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3rd December 2015

Review: Doug Scott CBE Everest: The Hard Way

An evening of determination and nostalgia with Doug Scott CBE at the Lowry Theatre

Doug Scott is such an understated persona the wider general public would have no appreciation or the remotest idea of what he has achieved in his climbing career. Instead today we now have a “celebrity status” bestowed upon any individual who may catch a few moments of attention upon the big screen. There should be an important preface here: I am a fan.

He stands amongst an elite group of climbers from a truly unique period of time when adventurers were pushing back boundaries on a level that your average Joe couldn’t even begin to imagine. With this in mind the achievements are all the greater given the equipment and funding boundaries of the era.

However, where he truly stands out amongst this elite group is the fact that there must be something particularly special for him to succeed further amongst his original group of climbing peers. What is particularly astounding is the span of time in which he not only climbed, but continuously returned home.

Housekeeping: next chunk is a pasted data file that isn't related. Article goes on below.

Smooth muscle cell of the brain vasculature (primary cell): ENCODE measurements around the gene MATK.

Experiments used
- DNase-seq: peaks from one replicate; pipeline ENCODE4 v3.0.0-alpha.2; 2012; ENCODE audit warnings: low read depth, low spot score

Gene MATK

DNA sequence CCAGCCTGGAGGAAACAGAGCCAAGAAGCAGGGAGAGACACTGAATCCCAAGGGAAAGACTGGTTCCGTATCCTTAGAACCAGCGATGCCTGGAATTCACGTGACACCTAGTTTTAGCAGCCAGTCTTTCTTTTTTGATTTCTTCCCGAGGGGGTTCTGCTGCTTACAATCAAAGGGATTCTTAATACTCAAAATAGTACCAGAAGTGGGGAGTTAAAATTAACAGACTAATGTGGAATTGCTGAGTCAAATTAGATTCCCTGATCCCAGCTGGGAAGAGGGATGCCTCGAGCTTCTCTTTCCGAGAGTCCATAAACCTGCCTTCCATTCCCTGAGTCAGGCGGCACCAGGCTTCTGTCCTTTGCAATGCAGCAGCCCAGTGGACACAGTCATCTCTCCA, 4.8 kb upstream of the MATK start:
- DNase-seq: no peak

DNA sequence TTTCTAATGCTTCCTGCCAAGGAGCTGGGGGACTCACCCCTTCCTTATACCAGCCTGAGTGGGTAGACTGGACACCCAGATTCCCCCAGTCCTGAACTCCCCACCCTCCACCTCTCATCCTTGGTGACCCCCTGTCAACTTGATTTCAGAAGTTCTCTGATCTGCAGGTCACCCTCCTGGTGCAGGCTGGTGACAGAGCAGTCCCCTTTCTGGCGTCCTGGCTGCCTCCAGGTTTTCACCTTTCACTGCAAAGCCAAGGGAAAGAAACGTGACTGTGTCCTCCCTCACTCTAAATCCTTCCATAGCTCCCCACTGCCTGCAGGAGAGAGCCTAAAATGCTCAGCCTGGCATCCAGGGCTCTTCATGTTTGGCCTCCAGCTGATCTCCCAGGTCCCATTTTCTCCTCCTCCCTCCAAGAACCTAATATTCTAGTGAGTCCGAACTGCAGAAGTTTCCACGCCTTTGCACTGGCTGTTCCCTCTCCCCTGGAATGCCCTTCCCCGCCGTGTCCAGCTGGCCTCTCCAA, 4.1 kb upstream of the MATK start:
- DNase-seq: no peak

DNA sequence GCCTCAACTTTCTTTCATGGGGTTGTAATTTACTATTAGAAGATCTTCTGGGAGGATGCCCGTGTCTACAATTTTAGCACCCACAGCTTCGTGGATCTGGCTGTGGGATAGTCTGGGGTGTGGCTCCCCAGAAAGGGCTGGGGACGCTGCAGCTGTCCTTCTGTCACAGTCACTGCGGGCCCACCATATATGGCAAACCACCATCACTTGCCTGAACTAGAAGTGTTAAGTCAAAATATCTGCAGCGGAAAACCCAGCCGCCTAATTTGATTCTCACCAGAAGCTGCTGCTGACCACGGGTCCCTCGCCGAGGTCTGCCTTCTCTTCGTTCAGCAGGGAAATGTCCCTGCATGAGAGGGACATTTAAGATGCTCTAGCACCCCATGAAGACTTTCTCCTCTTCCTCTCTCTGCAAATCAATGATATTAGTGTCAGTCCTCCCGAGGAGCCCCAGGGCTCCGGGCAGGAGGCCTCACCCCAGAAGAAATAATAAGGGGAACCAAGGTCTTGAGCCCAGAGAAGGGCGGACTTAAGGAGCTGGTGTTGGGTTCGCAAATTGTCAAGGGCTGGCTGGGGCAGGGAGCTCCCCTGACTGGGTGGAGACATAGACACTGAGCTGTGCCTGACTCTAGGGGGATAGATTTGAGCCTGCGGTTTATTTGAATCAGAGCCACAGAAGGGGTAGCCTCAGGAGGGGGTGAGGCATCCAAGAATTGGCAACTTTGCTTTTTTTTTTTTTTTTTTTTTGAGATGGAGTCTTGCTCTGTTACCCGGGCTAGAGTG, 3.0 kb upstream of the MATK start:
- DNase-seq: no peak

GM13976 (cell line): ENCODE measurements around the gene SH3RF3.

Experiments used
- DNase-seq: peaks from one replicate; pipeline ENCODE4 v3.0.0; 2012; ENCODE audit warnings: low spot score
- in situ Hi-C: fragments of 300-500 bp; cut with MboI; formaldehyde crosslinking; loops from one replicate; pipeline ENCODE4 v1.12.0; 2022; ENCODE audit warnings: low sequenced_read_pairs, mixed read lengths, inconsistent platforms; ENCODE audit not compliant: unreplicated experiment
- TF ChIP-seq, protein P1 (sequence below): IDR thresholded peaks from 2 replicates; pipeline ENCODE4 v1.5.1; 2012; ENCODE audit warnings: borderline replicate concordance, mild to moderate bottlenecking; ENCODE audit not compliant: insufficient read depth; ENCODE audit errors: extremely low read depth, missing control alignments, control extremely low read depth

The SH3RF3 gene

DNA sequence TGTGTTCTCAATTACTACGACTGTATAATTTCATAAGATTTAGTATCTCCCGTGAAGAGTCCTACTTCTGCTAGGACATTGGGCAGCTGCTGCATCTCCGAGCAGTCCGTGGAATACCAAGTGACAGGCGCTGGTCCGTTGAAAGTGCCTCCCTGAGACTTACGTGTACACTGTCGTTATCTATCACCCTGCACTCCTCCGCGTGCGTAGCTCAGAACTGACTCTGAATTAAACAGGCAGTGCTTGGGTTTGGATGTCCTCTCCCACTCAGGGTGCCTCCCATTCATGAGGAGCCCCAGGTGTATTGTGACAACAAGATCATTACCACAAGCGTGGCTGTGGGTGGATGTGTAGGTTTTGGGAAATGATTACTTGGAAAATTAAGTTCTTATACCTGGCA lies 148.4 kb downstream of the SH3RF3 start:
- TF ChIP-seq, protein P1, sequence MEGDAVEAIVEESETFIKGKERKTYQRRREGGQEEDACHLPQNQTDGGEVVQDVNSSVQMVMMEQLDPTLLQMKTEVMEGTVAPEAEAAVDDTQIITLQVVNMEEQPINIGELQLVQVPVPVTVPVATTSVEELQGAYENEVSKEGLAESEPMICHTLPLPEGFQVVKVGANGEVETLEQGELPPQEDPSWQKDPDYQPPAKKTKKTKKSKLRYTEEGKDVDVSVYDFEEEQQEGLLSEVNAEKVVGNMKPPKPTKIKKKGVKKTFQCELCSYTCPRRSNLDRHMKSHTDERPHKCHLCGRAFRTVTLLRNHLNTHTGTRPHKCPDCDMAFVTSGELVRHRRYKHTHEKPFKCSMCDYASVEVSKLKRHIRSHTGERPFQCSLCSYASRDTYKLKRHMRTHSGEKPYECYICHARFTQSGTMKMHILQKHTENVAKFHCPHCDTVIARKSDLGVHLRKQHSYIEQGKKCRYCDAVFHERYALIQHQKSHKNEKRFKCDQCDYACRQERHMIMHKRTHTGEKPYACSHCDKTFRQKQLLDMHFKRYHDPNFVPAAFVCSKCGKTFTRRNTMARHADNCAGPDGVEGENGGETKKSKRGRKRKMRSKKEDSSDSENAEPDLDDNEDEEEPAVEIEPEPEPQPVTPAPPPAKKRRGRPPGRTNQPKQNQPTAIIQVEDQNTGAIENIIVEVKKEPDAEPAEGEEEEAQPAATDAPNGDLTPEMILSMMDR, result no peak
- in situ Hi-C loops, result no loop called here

Many of Scott’s peers who successfully pushed the boundaries of climbing didn’t stand the test of time. Very few lacked the capacity which Doug Scott seems to, even now, exude and embody.

Sir Chris Bonnington and Reinhold Messner are other notable individuals who for a time were within the same league of Scott, unfortunately all too many were left in the shadows as their time ran out.

Having recognised the part that the Nepalese people have played throughout time when travellers and adventurers have visited and explored the Himalayan region prompted Scott to dedicate the last 20 years of his life in repayment. To date a total of 44 projects have been conducted through Scott’s Community Action Nepal charity. Sadly however, the earthquake of April 2015 affected most of the projects.

This lecture, on Monday the 16th of November at the Lowry Theatre, celebrated the 40th anniversary of ‘Everest: The Hard Way’, the conquest of the South West face of Everest, which he conquered with Dougal Haston in 1975, bringing to a close the last of the great siege assaults upon the earth’s largest peaks. In doing so, he opened the way for a new breed of rapid, lighter, and faster summit attempts.

All proceeds from this nostalgic and humbling story-telling evening have been delivered to the very heart of the needs of the Nepali people.

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